Installing the artificial turf

When installing artificial turf it is recommended that the pile should be run towards the house in rear gardens and away from the house in front gardens.  This gives the artificial lawn a lush and natural appearance.

Unroll the artificial turf and position so that it lays flat on the base with no creases or bumps and ensure that it overlaps perimeter edges and features by 100mm to allow for trimming.  Where the artificial turf meets obstacles and features such as trees and posts fold the turf back and decide on the shortest route to trim the turf around the obstacle.

Installing artificial turf – trimming and fixing the edges of the artificial turf

Using a sharp knife trim the corners and edges of the artificial turf at the lawn perimeters.  Starting at the corners, fix the artificial turf in position using 6 inch galvanised nails at 75cm intervals along the perimeter edges.  In areas where the pile runs away from the finished edge of the lawn roll the edge under itself and then brush the pile by hand towards finished lawn edge.

Finishing and conditioning your new artificial turf lawn

Now that the newly laid artificial turf has been seemed, trimmed and fixed with nails along all of the edges it is time to add a heavy layer of kiln dried sand to the perimeter edges.  Work the sand into the artificial turf by hand, clawing the pile open to ensure that all the edges are fully loaded with the sand.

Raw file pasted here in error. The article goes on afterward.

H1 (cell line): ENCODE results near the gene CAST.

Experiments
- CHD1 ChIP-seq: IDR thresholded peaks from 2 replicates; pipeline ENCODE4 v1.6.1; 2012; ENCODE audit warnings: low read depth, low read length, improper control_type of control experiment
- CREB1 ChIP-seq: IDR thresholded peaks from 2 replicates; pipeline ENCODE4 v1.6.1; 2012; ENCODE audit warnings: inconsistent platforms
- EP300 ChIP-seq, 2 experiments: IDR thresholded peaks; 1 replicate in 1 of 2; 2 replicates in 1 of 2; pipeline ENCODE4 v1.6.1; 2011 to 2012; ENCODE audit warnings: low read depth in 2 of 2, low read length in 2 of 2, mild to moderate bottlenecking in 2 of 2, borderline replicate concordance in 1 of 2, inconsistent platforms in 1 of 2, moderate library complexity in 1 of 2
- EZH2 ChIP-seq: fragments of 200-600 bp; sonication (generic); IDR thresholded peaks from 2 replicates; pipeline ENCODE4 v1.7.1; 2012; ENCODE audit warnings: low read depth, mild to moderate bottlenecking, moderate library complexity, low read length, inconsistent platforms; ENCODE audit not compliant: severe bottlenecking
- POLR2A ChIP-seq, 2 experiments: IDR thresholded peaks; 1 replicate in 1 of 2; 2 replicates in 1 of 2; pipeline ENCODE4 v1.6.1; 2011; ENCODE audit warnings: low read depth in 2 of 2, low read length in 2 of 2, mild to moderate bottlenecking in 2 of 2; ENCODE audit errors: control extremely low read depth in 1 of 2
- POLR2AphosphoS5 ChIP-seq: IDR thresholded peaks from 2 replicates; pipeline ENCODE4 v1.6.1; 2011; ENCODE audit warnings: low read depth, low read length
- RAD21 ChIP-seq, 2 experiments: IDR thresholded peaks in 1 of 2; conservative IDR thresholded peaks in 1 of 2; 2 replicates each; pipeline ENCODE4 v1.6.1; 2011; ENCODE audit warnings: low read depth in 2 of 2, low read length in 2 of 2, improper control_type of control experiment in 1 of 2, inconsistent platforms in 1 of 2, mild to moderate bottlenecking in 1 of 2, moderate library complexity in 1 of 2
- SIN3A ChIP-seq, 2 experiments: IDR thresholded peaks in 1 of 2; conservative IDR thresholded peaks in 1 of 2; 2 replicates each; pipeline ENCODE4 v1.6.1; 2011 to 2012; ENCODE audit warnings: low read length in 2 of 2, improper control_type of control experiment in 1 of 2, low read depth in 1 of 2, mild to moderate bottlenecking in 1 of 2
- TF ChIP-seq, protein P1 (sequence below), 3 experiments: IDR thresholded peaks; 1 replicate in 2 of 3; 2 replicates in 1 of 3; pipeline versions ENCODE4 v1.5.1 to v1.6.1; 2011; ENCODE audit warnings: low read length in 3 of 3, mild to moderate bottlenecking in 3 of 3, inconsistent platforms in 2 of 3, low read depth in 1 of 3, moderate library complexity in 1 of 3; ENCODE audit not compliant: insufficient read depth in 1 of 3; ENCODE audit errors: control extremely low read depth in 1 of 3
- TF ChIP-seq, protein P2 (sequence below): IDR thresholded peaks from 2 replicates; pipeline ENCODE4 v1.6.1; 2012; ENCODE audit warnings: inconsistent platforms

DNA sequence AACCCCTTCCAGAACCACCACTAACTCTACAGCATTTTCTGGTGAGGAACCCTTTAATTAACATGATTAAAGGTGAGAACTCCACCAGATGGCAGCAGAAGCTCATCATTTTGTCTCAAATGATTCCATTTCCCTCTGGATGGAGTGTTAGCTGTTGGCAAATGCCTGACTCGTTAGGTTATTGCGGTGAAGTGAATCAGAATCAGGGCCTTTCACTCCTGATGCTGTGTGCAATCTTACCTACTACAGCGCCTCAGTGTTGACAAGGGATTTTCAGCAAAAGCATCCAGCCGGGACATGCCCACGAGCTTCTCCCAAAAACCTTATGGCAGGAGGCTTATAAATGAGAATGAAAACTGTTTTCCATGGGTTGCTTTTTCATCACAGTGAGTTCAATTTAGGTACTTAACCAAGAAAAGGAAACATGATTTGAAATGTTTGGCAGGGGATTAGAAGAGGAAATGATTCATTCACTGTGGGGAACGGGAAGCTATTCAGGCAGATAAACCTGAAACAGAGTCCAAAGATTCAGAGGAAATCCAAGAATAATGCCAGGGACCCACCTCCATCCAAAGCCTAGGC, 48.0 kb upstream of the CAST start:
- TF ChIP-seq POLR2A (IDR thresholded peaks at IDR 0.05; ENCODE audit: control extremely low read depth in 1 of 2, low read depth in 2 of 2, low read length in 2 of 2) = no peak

Next using a mechanical sand hopper spread an even layer of kiln dried sand over the entire surface of the artificial grass.  If you do not have a mechanical hopper, cut holes into bags of kiln dried sand and spread the contents evenly over the entire surface.  It is recommended that 6-8 kg of kiln dried sand be spread over each square metre of artificial turf.  Using a stiff yard broom brush the kiln dried sand into the pile of the turf.  Once complete use a mechanical blower to remove excess sand that has not been absorbed into the pile.  Repeat the process until all of the sand is absorbed into the lawn.

Congratulations the installation of your new artificial lawn is now complete.  If you would like a quote for professional installation of artificial turf please do contact our landscape gardening department who are based in Oxford.  For further information, advice or to see our artificial turf products please do visit your local AWBS Building & Landscaping branch in Oxford, Swindon or Yarnton where are knowledgeable staff will be happy to help you.